CHAPEL HILL, N.C. — Brynn Hardman was all set to sit back and glide through some Danielle Steel on Atlantic Beach this summer.
Just graduated from high school in Raleigh, N.C., she was looking forward to a bit of light fare before hitting the heavy tomes of freshman year. Instead, the tanned teen is immersed in the curlicue phrasings of what would have been her personal last choice for beachside reading: the Koran.
Ms. Hardman and 3,500 other soon-to-be freshmen at the University of North Carolina in Chapel Hill have a controversial assignment: to delve into excerpts of a text invoked by the Sept. 11 terrorists. Only two pages into "Approaching the Qur'an," by Michael Sells, Hardman says the book is "an awful choice."
For the past three years, UNC freshmen have been handed summer reading tasks on topics such as the growth of Civil War reenactments and the Vietnam War. But this year's choice raises a question other campuses are likely to face as the US wages its war on terrorism: How far should a public school go in educating students about religion when the faith in question sits at the center of present-day conflicts and is closely linked in many students' minds to terror?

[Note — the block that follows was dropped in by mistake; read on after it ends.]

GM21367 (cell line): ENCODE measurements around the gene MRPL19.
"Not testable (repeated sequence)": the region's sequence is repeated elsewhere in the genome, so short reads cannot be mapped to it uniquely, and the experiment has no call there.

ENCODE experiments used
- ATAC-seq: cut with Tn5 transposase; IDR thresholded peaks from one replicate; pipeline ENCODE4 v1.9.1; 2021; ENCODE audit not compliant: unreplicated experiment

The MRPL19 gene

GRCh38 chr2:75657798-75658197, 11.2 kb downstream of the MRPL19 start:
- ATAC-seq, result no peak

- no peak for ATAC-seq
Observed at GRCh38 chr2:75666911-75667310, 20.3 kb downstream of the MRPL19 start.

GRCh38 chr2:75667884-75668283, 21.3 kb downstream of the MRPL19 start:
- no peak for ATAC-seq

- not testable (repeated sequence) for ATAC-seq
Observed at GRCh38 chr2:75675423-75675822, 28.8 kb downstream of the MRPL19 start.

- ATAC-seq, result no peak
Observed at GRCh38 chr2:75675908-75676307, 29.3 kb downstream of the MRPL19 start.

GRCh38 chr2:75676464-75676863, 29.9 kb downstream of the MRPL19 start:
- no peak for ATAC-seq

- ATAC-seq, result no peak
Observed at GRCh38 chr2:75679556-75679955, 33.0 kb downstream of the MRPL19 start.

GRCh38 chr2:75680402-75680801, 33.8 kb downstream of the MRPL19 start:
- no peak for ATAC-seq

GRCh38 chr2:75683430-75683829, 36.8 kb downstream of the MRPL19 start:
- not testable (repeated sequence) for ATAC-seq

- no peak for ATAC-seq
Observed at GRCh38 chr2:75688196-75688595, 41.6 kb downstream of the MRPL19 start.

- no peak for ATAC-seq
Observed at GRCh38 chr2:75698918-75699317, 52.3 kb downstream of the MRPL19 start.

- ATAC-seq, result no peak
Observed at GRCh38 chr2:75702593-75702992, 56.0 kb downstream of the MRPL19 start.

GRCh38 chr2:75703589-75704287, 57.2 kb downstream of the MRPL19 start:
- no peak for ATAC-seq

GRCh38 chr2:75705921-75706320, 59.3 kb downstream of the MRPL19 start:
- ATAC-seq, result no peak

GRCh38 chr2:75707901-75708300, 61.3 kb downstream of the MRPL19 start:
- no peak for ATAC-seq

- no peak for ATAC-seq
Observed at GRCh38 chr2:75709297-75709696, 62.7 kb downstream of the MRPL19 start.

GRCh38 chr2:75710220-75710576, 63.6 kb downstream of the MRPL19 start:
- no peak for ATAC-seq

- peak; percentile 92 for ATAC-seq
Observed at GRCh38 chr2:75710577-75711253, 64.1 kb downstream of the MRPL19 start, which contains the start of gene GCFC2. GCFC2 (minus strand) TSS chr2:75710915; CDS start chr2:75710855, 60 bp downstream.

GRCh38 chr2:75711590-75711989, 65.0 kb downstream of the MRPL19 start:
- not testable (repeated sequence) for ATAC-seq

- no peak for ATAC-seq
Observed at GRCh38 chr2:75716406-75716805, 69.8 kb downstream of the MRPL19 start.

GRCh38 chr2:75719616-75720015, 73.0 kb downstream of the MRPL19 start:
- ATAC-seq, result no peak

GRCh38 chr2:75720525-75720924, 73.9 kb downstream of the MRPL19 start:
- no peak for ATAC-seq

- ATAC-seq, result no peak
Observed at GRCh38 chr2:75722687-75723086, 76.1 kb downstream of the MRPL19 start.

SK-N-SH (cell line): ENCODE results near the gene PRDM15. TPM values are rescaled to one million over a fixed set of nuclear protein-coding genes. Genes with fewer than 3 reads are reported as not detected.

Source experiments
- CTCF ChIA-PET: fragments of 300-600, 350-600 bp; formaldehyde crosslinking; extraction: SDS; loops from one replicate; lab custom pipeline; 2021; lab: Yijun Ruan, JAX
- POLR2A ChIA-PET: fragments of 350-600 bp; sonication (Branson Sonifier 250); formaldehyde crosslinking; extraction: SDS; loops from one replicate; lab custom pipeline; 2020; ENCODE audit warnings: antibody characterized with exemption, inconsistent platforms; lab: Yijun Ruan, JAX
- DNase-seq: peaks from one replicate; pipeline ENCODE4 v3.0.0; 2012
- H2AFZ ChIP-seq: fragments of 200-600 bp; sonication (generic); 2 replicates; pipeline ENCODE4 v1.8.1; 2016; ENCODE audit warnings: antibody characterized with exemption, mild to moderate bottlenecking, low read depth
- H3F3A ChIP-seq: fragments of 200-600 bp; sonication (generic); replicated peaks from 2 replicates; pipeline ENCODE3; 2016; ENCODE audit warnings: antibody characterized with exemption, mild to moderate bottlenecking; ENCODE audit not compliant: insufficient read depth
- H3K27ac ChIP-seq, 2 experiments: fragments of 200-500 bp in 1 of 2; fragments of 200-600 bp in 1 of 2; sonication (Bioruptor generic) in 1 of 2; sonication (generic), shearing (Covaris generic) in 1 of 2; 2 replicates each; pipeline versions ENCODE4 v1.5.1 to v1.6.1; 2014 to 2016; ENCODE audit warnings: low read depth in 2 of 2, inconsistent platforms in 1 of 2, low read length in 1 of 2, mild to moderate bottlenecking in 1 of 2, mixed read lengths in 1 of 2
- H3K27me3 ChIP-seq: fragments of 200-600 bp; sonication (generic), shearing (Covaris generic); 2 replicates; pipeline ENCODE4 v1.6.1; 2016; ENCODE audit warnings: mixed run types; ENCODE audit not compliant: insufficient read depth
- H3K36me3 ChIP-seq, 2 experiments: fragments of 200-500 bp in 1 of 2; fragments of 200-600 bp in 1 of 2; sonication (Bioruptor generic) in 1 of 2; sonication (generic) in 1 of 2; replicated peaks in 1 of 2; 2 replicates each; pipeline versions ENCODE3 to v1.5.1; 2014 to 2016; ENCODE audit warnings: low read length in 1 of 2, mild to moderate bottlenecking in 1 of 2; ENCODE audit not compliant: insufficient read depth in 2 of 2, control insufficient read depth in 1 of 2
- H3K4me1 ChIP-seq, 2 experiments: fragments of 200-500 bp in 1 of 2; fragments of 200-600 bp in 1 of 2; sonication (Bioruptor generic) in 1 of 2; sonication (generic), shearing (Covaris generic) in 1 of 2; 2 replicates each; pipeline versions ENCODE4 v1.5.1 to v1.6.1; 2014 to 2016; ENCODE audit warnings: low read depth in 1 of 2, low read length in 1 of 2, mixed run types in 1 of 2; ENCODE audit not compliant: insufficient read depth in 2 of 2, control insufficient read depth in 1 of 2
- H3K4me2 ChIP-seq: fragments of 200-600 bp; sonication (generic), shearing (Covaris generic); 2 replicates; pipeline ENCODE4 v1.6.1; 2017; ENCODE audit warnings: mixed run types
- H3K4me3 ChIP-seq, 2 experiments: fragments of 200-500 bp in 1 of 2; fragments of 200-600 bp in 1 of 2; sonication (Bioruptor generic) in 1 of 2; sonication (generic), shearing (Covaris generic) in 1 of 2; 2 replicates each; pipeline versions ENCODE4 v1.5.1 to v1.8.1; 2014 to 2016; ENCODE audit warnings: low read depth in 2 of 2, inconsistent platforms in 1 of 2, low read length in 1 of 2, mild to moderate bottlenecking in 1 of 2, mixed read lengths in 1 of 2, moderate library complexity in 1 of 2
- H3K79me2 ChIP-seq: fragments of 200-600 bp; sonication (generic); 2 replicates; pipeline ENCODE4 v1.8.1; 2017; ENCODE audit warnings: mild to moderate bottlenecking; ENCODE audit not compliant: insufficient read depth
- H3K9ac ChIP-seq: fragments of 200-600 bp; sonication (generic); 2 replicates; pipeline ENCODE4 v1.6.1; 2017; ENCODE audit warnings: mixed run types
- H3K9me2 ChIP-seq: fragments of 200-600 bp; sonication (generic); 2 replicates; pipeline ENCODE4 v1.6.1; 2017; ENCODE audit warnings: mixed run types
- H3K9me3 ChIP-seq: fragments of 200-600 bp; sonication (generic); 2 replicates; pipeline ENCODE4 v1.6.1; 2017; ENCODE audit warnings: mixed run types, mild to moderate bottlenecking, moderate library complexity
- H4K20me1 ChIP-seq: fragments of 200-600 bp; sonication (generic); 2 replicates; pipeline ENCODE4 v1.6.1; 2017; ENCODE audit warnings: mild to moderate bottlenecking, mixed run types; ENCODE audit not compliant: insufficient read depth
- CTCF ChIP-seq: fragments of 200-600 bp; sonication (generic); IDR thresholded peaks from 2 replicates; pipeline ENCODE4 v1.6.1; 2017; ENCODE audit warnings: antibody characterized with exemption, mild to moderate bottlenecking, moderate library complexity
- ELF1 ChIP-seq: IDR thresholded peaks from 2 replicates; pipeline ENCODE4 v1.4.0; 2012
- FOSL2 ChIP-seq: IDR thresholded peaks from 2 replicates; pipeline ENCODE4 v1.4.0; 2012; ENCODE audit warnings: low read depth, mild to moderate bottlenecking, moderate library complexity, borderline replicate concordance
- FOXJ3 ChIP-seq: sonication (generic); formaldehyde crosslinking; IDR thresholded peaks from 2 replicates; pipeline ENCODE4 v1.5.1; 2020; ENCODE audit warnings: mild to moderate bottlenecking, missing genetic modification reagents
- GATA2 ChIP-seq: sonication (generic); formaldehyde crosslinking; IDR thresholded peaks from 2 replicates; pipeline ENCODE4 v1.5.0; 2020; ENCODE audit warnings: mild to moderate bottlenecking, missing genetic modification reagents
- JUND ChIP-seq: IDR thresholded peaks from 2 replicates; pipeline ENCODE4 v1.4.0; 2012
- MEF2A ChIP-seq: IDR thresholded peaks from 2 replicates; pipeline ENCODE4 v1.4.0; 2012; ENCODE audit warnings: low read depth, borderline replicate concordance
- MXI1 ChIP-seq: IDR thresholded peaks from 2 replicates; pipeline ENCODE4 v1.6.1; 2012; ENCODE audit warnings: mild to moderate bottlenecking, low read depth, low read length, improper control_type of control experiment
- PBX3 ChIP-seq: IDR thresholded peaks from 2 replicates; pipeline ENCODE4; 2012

"The timing couldn't be worse," says Jody Hardman, a public school teacher who's on campus with her daughter for an orientaton session. "At a time when we're told we can't say 'under God' during the pledge, here's a public school assigning the Koran."
Last week, three students and a conservative Christian organization took their discontent a step further, and filed a lawsuit.
UNC officials say they have not only the prerogative but the responsibility to open students' eyes to the Muslim religion and culture. Indeed, pundits here on campus say UNC's experiment should be a call to other institutions to follow suit for the good of the country.
But critics say this bulwark of liberal thought a campus where antiwar signs went up even before bombs had begun falling over Afghanistan has crossed the line by forcing students to read the book.
The controversy simply fuels UNC's reputation of chief gadfly here, smack in the heart of Baptist country. People with religious objections can opt out by writing an essay explaining why, but they still must attend a group discussion when they arrive in mid-August.
"The question is, what's the big role of the university here?" says Carl Ernst, the religious-studies professor who recommended the book to a selection committee of faculty, staff, and students.
"[Critics] assume the choice represents advocacy, but we just want to advance knowledge," he says. "This will not explain the terrorist attacks of last September, but this will be a first step toward understanding something important about Islamic spirituality, and to see its adherents as human beings."
So far, no other university has gone so far as to mandate the reading of the Koran, although many schools have seen renewed interest in religious and international studies after Sept. 11.